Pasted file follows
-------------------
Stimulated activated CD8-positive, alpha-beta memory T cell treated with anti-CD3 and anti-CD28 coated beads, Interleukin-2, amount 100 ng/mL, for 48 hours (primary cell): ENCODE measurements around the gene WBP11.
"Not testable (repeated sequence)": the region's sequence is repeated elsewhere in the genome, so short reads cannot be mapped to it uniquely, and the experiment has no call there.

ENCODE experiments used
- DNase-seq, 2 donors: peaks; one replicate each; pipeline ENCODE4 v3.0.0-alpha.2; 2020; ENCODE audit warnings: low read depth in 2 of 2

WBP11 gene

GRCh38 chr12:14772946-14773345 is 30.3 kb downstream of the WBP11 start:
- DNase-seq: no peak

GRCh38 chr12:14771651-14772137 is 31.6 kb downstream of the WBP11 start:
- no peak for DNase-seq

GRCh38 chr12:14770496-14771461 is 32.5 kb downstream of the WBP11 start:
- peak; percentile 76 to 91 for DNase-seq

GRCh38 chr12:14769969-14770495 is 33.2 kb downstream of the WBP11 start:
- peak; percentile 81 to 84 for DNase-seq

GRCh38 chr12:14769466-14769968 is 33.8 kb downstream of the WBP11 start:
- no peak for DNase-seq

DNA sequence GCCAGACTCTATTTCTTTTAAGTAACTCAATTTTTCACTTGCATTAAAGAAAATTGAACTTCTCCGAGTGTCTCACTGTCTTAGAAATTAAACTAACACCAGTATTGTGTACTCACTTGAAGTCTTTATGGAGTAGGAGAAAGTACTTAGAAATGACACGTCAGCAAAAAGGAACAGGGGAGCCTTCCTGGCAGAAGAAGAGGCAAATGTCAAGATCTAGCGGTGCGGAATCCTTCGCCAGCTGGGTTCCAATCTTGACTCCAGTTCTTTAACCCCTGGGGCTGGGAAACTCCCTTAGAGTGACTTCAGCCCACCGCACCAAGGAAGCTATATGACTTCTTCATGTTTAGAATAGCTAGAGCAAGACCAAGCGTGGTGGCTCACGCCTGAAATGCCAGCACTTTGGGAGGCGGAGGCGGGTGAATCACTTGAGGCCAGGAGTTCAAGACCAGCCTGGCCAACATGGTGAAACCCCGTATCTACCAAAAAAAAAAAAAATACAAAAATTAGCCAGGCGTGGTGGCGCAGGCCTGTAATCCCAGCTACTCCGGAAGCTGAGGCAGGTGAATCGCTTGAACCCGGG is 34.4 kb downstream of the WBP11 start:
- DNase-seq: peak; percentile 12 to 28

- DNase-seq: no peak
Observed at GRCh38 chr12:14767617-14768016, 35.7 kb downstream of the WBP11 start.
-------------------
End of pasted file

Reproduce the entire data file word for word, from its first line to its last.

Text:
Stimulated activated CD8-positive, alpha-beta memory T cell treated with anti-CD3 and anti-CD28 coated beads, Interleukin-2, amount 100 ng/mL, for 48 hours (primary cell): ENCODE measurements around the gene WBP11.
"Not testable (repeated sequence)": the region's sequence is repeated elsewhere in the genome, so short reads cannot be mapped to it uniquely, and the experiment has no call there.

ENCODE experiments used
- DNase-seq, 2 donors: peaks; one replicate each; pipeline ENCODE4 v3.0.0-alpha.2; 2020; ENCODE audit warnings: low read depth in 2 of 2

WBP11 gene

GRCh38 chr12:14772946-14773345 is 30.3 kb downstream of the WBP11 start:
- DNase-seq: no peak

GRCh38 chr12:14771651-14772137 is 31.6 kb downstream of the WBP11 start:
- no peak for DNase-seq

GRCh38 chr12:14770496-14771461 is 32.5 kb downstream of the WBP11 start:
- peak; percentile 76 to 91 for DNase-seq

GRCh38 chr12:14769969-14770495 is 33.2 kb downstream of the WBP11 start:
- peak; percentile 81 to 84 for DNase-seq

GRCh38 chr12:14769466-14769968 is 33.8 kb downstream of the WBP11 start:
- no peak for DNase-seq

DNA sequence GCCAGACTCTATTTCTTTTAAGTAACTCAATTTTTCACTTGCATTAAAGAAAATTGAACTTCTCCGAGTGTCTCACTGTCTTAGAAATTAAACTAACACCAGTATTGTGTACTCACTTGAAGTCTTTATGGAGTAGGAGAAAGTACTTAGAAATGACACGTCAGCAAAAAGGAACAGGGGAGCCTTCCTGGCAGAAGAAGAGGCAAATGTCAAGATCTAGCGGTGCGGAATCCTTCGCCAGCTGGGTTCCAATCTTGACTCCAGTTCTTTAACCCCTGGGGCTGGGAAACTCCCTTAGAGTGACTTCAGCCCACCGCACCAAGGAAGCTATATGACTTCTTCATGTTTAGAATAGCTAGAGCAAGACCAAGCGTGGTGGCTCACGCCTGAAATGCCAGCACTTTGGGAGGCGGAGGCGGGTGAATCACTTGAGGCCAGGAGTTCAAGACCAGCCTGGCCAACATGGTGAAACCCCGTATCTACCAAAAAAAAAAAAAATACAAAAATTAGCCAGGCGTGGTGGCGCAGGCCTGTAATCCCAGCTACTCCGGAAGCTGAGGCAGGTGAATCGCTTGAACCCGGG is 34.4 kb downstream of the WBP11 start:
- DNase-seq: peak; percentile 12 to 28

- DNase-seq: no peak
Observed at GRCh38 chr12:14767617-14768016, 35.7 kb downstream of the WBP11 start.